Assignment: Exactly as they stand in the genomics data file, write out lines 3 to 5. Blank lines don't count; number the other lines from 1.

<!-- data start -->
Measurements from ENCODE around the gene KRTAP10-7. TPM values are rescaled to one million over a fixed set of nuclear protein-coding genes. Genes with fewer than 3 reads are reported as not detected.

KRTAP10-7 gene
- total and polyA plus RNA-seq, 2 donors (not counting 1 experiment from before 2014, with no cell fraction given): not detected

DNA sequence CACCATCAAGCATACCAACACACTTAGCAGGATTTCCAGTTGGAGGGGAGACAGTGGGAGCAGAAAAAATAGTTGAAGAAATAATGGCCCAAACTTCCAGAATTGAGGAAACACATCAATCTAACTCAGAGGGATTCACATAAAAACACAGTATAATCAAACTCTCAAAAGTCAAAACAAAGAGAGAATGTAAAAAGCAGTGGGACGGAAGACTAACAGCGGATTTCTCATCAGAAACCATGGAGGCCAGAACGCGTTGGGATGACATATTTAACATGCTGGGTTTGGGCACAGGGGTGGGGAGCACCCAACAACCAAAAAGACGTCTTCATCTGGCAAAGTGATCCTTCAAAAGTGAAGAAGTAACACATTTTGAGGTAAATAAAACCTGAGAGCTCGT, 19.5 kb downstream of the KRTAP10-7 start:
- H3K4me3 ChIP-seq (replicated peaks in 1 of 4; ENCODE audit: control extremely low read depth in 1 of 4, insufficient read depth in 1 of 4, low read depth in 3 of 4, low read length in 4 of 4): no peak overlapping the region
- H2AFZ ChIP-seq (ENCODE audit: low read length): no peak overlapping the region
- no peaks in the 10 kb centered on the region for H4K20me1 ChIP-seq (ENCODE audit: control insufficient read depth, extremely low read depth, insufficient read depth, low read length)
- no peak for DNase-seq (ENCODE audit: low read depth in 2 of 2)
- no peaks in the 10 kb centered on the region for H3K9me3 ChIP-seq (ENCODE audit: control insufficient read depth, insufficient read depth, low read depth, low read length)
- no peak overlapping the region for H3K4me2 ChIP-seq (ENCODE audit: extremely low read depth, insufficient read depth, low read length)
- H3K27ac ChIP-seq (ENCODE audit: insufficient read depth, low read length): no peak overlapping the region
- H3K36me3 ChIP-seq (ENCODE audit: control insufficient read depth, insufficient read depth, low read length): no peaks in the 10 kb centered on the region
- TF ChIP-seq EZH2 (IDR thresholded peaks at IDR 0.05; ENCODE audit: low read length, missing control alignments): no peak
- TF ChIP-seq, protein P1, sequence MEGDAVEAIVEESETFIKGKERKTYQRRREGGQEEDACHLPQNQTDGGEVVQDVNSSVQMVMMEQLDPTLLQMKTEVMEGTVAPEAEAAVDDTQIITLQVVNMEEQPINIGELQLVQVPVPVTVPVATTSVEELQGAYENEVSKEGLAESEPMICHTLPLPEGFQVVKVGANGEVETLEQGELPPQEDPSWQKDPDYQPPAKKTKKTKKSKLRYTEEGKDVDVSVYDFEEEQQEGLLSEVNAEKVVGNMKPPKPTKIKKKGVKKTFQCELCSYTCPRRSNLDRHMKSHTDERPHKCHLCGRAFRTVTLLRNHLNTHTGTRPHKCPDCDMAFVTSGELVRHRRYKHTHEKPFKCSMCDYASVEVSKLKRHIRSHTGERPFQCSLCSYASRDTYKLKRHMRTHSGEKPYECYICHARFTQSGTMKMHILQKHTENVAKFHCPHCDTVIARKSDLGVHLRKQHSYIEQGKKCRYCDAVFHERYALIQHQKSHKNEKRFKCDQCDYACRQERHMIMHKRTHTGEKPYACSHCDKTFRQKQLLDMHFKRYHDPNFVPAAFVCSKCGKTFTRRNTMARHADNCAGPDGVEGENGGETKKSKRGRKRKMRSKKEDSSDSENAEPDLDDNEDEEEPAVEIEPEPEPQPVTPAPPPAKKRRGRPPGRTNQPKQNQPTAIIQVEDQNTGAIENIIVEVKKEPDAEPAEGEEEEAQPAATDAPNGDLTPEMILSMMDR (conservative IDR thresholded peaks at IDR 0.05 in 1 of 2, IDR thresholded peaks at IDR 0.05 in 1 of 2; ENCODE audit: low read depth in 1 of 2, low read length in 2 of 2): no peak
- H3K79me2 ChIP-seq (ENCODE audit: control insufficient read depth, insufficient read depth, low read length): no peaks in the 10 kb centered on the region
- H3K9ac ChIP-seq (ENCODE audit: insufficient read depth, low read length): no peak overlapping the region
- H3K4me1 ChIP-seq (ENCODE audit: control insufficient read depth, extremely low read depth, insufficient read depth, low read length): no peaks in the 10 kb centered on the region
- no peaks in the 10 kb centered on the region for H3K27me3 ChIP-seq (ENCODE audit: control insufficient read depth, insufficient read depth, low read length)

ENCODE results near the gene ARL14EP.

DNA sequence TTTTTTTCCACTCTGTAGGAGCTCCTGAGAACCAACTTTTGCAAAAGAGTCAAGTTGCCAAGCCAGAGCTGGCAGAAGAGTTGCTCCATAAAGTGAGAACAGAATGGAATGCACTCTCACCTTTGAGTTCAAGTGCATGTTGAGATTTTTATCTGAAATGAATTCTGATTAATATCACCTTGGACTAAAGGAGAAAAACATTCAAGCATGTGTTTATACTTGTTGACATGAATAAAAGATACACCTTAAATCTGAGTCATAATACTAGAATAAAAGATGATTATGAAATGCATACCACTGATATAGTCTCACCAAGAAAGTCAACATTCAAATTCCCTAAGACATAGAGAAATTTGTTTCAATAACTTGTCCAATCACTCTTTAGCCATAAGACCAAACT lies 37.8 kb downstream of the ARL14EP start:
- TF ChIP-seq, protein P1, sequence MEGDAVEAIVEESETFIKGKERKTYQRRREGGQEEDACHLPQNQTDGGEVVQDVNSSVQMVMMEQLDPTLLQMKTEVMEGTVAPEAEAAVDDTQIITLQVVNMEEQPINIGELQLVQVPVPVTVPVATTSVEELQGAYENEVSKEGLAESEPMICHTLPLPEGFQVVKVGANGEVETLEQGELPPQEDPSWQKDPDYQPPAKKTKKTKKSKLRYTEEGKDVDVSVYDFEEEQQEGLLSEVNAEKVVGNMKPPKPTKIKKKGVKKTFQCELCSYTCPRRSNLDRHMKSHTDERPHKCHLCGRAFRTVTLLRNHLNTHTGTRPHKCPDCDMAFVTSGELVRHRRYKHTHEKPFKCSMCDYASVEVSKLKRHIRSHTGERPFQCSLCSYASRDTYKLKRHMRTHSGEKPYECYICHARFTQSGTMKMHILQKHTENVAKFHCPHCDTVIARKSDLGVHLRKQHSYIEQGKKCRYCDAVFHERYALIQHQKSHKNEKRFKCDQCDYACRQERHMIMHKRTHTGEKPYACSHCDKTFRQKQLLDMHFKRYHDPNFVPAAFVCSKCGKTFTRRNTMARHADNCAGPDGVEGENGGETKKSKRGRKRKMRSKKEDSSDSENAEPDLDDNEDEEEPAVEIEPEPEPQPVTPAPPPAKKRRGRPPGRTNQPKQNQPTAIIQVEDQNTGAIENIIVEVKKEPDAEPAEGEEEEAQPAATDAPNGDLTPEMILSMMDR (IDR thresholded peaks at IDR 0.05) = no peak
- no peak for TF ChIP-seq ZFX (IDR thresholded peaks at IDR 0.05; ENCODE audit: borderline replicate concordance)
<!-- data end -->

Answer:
- total and polyA plus RNA-seq, 2 donors (not counting 1 experiment from before 2014, with no cell fraction given): not detected

DNA sequence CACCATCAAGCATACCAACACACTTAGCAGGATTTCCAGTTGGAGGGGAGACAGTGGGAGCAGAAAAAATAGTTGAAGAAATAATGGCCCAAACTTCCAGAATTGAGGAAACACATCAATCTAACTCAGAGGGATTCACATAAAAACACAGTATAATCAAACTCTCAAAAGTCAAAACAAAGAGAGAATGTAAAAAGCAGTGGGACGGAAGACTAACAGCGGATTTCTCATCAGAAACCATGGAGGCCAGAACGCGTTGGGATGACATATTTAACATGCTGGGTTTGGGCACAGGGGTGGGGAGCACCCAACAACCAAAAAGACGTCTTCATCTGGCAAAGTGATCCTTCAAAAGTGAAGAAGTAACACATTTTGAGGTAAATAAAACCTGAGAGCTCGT, 19.5 kb downstream of the KRTAP10-7 start:
- H3K4me3 ChIP-seq (replicated peaks in 1 of 4; ENCODE audit: control extremely low read depth in 1 of 4, insufficient read depth in 1 of 4, low read depth in 3 of 4, low read length in 4 of 4): no peak overlapping the region